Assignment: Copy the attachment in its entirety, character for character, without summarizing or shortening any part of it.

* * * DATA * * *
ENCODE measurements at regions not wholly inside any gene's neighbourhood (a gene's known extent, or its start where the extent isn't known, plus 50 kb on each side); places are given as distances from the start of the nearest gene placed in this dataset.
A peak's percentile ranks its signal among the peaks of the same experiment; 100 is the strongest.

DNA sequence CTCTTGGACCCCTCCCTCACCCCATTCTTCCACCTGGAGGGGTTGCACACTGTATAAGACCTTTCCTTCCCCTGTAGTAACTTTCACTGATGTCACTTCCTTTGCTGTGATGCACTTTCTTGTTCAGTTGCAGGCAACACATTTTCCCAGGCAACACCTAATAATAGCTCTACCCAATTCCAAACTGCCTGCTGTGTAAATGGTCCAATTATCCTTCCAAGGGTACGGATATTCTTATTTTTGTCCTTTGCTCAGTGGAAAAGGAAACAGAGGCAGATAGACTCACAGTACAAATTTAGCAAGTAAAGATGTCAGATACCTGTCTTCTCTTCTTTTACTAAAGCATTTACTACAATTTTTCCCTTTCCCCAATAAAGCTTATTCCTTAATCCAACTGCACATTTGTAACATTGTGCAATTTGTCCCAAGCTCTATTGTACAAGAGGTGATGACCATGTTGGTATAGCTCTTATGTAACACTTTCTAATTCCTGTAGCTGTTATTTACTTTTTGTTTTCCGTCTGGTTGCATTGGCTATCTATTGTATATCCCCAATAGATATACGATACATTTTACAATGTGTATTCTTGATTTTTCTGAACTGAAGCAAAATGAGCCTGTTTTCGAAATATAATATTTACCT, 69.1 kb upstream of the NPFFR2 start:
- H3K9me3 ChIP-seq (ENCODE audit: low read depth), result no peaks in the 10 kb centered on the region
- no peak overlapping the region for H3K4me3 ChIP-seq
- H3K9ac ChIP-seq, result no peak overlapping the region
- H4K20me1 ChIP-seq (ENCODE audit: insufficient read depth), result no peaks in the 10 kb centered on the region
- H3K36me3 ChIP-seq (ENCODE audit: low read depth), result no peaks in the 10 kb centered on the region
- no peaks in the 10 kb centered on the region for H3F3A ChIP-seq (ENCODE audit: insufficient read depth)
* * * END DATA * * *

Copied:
ENCODE measurements at regions not wholly inside any gene's neighbourhood (a gene's known extent, or its start where the extent isn't known, plus 50 kb on each side); places are given as distances from the start of the nearest gene placed in this dataset.
A peak's percentile ranks its signal among the peaks of the same experiment; 100 is the strongest.

DNA sequence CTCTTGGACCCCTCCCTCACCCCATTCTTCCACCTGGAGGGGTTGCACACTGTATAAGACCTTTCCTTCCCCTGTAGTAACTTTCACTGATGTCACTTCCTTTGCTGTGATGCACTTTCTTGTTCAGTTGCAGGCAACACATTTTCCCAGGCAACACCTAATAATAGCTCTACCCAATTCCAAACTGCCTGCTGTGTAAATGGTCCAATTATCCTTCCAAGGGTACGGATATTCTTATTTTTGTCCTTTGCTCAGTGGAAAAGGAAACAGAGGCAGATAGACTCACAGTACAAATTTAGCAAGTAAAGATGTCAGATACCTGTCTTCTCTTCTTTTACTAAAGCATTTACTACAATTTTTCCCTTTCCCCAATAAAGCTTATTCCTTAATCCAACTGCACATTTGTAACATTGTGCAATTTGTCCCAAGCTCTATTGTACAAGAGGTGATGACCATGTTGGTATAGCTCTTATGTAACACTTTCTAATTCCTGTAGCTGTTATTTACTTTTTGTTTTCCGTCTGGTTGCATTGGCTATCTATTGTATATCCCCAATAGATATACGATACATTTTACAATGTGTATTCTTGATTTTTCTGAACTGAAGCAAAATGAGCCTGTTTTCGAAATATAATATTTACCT, 69.1 kb upstream of the NPFFR2 start:
- H3K9me3 ChIP-seq (ENCODE audit: low read depth), result no peaks in the 10 kb centered on the region
- no peak overlapping the region for H3K4me3 ChIP-seq
- H3K9ac ChIP-seq, result no peak overlapping the region
- H4K20me1 ChIP-seq (ENCODE audit: insufficient read depth), result no peaks in the 10 kb centered on the region
- H3K36me3 ChIP-seq (ENCODE audit: low read depth), result no peaks in the 10 kb centered on the region
- no peaks in the 10 kb centered on the region for H3F3A ChIP-seq (ENCODE audit: insufficient read depth)